Re: Rate of change (was Re: 'a process of non-thinking called faith')

From: micah glasser (
Date: Wed Feb 15 2006 - 22:17:15 MST

I have to agree with Kevin here. I grant you that 1934 to 1970 saw
monumental changes but 1970 to 2006 saw unprecedented changes. I say this as
an obsessive history buff who knows a great deal about the history of the
20th century. I wont even waste my time making the argument - I'm shocked
that any intelligent and educated person doesn't recognize the obvious
exponential advancement of technology. Put it this way - if a person from
1934 were to travel to 1970 they would probably experience far less future
shock then a person from 1970 travelling to 2006.

On 2/15/06, Kevin Osborne <> wrote:
> > Compare 1970 to 2006 - that's a 36-year timespan.
> > Then compare 1934 to 1970, or 1888 to 1934,
> > or 1852 to 1888, or 1816 to 1852, or 1780 to 1816,
> > or 1744 to 1780, or 1708 to 1744, or 1672 to 1708 -
> > I don't think that anyone with any knowledge of any
> > one of those time periods could say anything but
> > that the technological, epistemological, and cultural
> > change during them - in Western society - was
> > greater than during the period 1970-2006.
> not to disgaree outright, and without postulating any kind detailed
> analysis, but there does seem to have been a fair whack of
> 'technological, epistemological, and cultural change' in last 36
> years.
> To go on anecdotal terms for a third of that timespan, the 12 years up
> until now since I graduated high school have seen a fair few changes:
> The Internet, 94-2005. Not arpanet or bbs's, but
> usenet->www->im/p2p/web2.0. The current usage exceeds one billion
> citizens - i.e a 6th of world's population (from:
> another good page:
> From thousands to over a billion users in 12
> years is a fairly hefty technological+cultural shift, I would think.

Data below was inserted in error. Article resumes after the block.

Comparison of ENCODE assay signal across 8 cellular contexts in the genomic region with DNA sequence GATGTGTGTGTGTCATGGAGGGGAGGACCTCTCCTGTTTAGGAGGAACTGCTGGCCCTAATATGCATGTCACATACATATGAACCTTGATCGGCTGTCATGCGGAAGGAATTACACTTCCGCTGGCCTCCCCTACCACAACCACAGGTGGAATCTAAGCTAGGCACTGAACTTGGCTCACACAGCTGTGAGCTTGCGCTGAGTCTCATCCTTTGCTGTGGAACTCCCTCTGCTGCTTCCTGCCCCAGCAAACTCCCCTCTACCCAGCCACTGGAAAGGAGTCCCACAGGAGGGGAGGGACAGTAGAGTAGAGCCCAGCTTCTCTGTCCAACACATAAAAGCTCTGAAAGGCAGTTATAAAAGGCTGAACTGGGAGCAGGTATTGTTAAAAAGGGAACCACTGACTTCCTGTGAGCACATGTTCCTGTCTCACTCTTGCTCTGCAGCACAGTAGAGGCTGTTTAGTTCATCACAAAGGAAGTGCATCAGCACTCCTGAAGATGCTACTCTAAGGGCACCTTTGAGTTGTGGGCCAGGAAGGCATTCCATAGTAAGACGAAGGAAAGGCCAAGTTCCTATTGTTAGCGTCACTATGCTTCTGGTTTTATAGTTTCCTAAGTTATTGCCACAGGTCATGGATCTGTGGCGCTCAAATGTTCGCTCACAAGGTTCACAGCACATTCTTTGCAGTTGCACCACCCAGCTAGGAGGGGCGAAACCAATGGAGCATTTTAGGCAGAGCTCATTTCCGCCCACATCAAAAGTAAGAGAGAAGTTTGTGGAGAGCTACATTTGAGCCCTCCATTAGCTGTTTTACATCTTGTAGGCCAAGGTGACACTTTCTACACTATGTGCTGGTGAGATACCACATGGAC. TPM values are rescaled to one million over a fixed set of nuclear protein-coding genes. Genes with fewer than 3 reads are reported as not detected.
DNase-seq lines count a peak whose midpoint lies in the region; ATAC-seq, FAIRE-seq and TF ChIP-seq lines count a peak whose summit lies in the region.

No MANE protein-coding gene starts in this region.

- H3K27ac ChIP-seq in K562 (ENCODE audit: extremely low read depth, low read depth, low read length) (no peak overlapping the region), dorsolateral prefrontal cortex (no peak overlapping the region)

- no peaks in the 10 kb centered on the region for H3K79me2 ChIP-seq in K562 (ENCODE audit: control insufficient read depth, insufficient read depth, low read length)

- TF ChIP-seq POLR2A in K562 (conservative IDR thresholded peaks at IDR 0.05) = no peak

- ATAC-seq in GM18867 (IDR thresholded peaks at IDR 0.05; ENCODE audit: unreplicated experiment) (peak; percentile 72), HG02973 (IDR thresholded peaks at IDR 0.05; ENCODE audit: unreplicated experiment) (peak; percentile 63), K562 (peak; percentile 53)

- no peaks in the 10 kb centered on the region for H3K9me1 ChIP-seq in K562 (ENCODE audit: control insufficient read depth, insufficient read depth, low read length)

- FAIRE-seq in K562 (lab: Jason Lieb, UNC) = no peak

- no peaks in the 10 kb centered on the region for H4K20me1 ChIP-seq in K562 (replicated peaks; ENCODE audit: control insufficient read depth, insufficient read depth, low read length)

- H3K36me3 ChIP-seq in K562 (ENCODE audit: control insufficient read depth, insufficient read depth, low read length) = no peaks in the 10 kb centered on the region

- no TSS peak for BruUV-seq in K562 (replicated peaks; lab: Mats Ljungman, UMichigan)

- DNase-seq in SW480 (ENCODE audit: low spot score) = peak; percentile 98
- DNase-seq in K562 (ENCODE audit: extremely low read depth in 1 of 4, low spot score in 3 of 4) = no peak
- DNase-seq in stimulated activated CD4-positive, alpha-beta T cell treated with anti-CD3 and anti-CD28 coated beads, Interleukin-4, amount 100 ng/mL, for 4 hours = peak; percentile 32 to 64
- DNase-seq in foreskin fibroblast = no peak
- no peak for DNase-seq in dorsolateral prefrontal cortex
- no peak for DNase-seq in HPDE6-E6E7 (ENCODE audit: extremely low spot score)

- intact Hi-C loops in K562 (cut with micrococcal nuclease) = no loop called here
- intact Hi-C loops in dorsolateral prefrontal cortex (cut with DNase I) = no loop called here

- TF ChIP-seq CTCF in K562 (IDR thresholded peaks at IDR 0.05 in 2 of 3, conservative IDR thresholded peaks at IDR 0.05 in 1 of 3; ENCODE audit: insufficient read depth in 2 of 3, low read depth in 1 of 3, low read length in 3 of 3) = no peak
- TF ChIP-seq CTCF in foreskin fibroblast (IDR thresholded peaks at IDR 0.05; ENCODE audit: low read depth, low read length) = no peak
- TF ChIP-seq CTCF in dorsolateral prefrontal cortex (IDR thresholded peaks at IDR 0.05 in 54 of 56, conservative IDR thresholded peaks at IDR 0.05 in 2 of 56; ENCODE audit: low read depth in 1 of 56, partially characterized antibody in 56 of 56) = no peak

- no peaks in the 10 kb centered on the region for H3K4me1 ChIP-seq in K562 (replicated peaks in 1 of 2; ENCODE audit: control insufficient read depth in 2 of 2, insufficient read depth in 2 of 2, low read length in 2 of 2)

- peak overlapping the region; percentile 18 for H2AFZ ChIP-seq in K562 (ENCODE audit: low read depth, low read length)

> Microsoft, 94-2005. We went from a few PC's in some offices at the
> beginning of 94 to a PC on every desk in every office by the end of
> 05. from 3.1, to 95, to 98, and now XP. The addition of a personal
> computer to the effective intelligence of these users is a huge leap,
> especially for the solitaire|myspace|msoffice-level of user population
> who in previous eras had far less input into the realms of culture,
> media and technology. For more tech/culture love think of the
> cellphones, PDAs, laptops, digital cameras, 3D video cards, iPods of
> today vs. the end of 93...
> Science,Engineering,Nanotech, 94-2005. I'm not a super science geek,
> just a tech nerd, so I can't give an even near fair accout of this
> realm, but here's a few: X-Prize. Mars rovers. Carbon composite,
> Kevlar, Polymers. 45nm chip fab processes. Synthetics - drugs, sugar,
> textiles. Hubble, Cosmological imaging advances and theory changes.
> Climate modelling. Ever taller towers - Petronas, 101 etc. Huge
> infrastructure projects, especially in Asia. Buckytubes. The latest
> triumph sports bike. The stealth fighters/bombers.
> Medicine,Biotech 94-2005. Again, I'm far from an expert: Researchers
> capturing video from cat's brains. Human genome. Cloning. Biotech.
> Cancer cures. Brain imaging. Transplant advances. everything as
> keyhole surgery. RNA interference. Gene therapies. Quadraplegics
> controlling mice via in-brain chips. plastic surgery. drugs for
> everything - the brain enchancing drugs are a great example
> (,11381,1528069,00.html).
> Culture, 94-2005. I probably can't come even close to capturing this,
> but here goes. I'm a drum'n'bass nut. Do you guys have any idea of the
> number of techno genres? From garage to darkstep to happy hardcore to
> trance and dozens in between. Mashups. Raves. Ecstasy and marijuana
> use - the amount of young people off their face every weekend in
> western cities is truly staggering. Group teenage sex. Piercing,
> branding, implanting. Guerilla art (e.g. banksy). Blogging. Stay at
> home dads. Metrosexuals. Same sex marriage. Neoconservatism. Islamic
> fanaticism. Steroids. Reality TV. Celebrity porn (e.g. Pam,Paris)
> there's got to be a host more of these kinds of examples in all sorts
> of arenas, and not to say in any way that some of these things didn't
> exist prior to 94; but their manifestation now is a very different
> animal. The pace of change doesn't seem to be slowing down as much as
> going down different pathways. The lack of manned moon/space missions
> may annoy space opera aficionados (trekkies) but the fact is they're
> pointless in the short term and we should have always been sending
> machines. But when I think of the life, technology use and culture of
> a 13 year old girl in 70's versus one of today, I think maybe that her
> world has definitely moved forward, even in Captain Kirk is still as
> much a fanstasy now as he was then...

I swear upon the alter of God, eternal hostility to every form of tyranny
over the mind of man. - Thomas Jefferson

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